In Holm v. Wells Fargo and Freddie Mac, Missouri Court of Appeals, Western District No. 78666, the Missouri Court of Appeals addressed a wrongful residential foreclosure lawsuit. The Court of Appeals affirmed the judgment against Wells Fargo (servicer) which included $2,959,123 in punitive damages and $200,000 in emotional stress damages. The appellate court reversed the judgment regarding $89,762.30 awarded to the borrower concerning a claim for a post-foreclosure loss in value to the residence; $6,150 awarded to borrower for post-foreclosure repairs made by the borrower; and the award which had quieted title to the residence to the borrower (this aspect of the Court of Appeals’ decision revived Freddie Mac’s deed of trust).
The Holm decision is 53 pages long and complex. In short, by 2008 the borrower had fallen behind on making mortgage payments and had entered into a payment plan with the servicer. Soon after that, confusion arose over existence of the payment plan; if the borrower had abandoned the residence; and how proceeds from an insurance claim were to be applied by the servicer. The servicer asserted that borrower was in default under the Note and the borrower disputed this. In August 2008 the servicer moved to foreclose. On the eve of the foreclosure the borrower obtained a $10,306.94 reinstatement figure from the servicer and the borrower was notified by the borrower’s law firm that the foreclosure sale would be postponed to enable that payment to be made. However, the foreclosure sale proceeded and Freddie Mac purchased the residence at the sale. The servicer subsequently returned the $10,306.94 that the borrower had sent to postpone the sale. This litigation followed. (The borrower was never required to surrender possession of the residence throughout the lengthy litigation.)
During pre-trial proceedings, the trial court expressed concern over the manner in which the servicer and lender were responding to the borrower’s discovery requests. To assist, the trial court appointed a retired Missouri trial judge to serve as a special discovery master. The discovery issues continued. Ultimately the trial court sanctioned the servicer and lender by striking their defenses which prevented them from cross-examining witnesses, objecting to the admission of evidence, and from offering their own witnesses and evidence at trial.
It was against this backdrop that the borrower was able to obtain a judgment for punitive damages of nearly $3 million which was just under 15 times the amount of the borrower’s emotional distress damages of $200,000. The Court of Appeals’ affirmation of the entire punitive damages award is surprising because the borrower suffered no economic damages, the evidence supporting the emotional distress damages claim was slim, and a punitive damages claim is normally limited to a single digit multiple of the actual damages suffered.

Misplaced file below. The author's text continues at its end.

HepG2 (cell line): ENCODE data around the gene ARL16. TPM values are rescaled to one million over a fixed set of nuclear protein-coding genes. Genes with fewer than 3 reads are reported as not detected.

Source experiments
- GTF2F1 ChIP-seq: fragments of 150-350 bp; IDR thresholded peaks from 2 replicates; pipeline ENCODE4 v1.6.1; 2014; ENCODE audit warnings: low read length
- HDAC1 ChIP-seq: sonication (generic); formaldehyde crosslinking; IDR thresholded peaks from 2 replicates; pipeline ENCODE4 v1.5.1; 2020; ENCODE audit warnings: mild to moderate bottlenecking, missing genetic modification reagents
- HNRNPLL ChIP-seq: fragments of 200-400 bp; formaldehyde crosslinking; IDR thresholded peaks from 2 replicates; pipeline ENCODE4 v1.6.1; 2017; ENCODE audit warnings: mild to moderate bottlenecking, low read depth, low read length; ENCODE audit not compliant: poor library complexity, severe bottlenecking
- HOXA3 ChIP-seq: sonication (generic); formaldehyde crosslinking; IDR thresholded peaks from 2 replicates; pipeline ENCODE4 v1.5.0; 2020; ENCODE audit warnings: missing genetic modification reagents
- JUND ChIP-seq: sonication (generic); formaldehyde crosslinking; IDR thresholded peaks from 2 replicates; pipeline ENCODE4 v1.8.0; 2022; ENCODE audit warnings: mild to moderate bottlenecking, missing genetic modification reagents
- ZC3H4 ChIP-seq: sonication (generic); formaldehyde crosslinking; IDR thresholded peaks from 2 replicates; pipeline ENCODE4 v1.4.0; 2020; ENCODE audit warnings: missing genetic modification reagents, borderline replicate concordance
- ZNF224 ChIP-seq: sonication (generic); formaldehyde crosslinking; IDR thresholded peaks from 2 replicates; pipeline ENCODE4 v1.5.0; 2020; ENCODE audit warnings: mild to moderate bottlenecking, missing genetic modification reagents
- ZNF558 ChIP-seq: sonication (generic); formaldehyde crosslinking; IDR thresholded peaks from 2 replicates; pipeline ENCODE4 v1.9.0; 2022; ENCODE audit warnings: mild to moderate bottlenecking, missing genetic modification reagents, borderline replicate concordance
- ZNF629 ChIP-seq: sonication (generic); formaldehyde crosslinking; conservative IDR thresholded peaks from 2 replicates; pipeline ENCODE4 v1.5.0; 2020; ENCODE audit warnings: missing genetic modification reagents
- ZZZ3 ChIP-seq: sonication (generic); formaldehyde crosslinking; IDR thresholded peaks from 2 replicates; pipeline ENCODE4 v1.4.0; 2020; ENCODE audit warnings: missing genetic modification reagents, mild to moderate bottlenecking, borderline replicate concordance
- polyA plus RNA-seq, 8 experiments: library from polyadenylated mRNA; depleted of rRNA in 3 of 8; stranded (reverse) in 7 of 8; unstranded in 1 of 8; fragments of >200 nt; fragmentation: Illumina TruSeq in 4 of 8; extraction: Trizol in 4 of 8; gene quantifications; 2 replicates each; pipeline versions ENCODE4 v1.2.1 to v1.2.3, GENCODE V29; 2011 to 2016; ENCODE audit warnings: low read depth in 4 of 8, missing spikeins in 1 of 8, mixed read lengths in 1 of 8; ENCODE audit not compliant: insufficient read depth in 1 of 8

Another wrongful foreclosure case was recently tried in the Kansas City area and styled as Grisham v. Mission Bank, Circuit Court of Platte County, Missouri, Case No. 13AE-CV02207. In that wrongful commercial foreclosure case, the trial court awarded the borrower $725,000.00 in economic damages; $25,000 in emotional distress damages; and $100,000 in punitive damages against the lender.
The borrower in Grisham defaulted on a $3.0 commercial debt. The loan was secured by, among other things, a deed of trust on real property valued between $1.35 - $2.4 million. However, the deed of trust contained language limiting the amount secured to just $500,000, plus interest. Borrower marketed the property for sale but was unable to complete a sale asserting that lender’s failure to provide an updated pay-off letter prevented that. Lender’s relationship with the borrower was strained because it had spent time attempting to work out the default with the borrower, the borrower was alleged to have been hiding earth moving equipment and vehicles which were collateral for the debt, and the borrower would not identify the prospective property buyer to the lender. Lender subsequently foreclosed on the property, making a credit bid of $673.155.28, and took possession of the property.
The trial court concluded that lender had a duty to provide borrower with a pay-off figure; the failure to do that constituted a breach of the lender’s duty; and that borrower would have been able to sell the property for $1.7 million. According, the trial court calculated economic damages of $750,000 (i.e. $1.7 million (market value of property) less $975,000 (the $500,000 and interest secured by the deed of trust)). The trial court concluded that lender had knowledge that its deed of trust was limited to securing only $500,000 plus interest and it was wrongful for the lender not to provide pay-off information which would have allowed borrower to sell the property. Accordingly, the trial court awarded borrower $100,000 in punitive damages and an additional $25,000 in emotional damages.
The trial court’s judgment is subject to appeal. A question not answered by the judgment is did the lender make a counterclaim (or claim a right to set-off) regarding the unsecured debt owed by the borrower to the lender.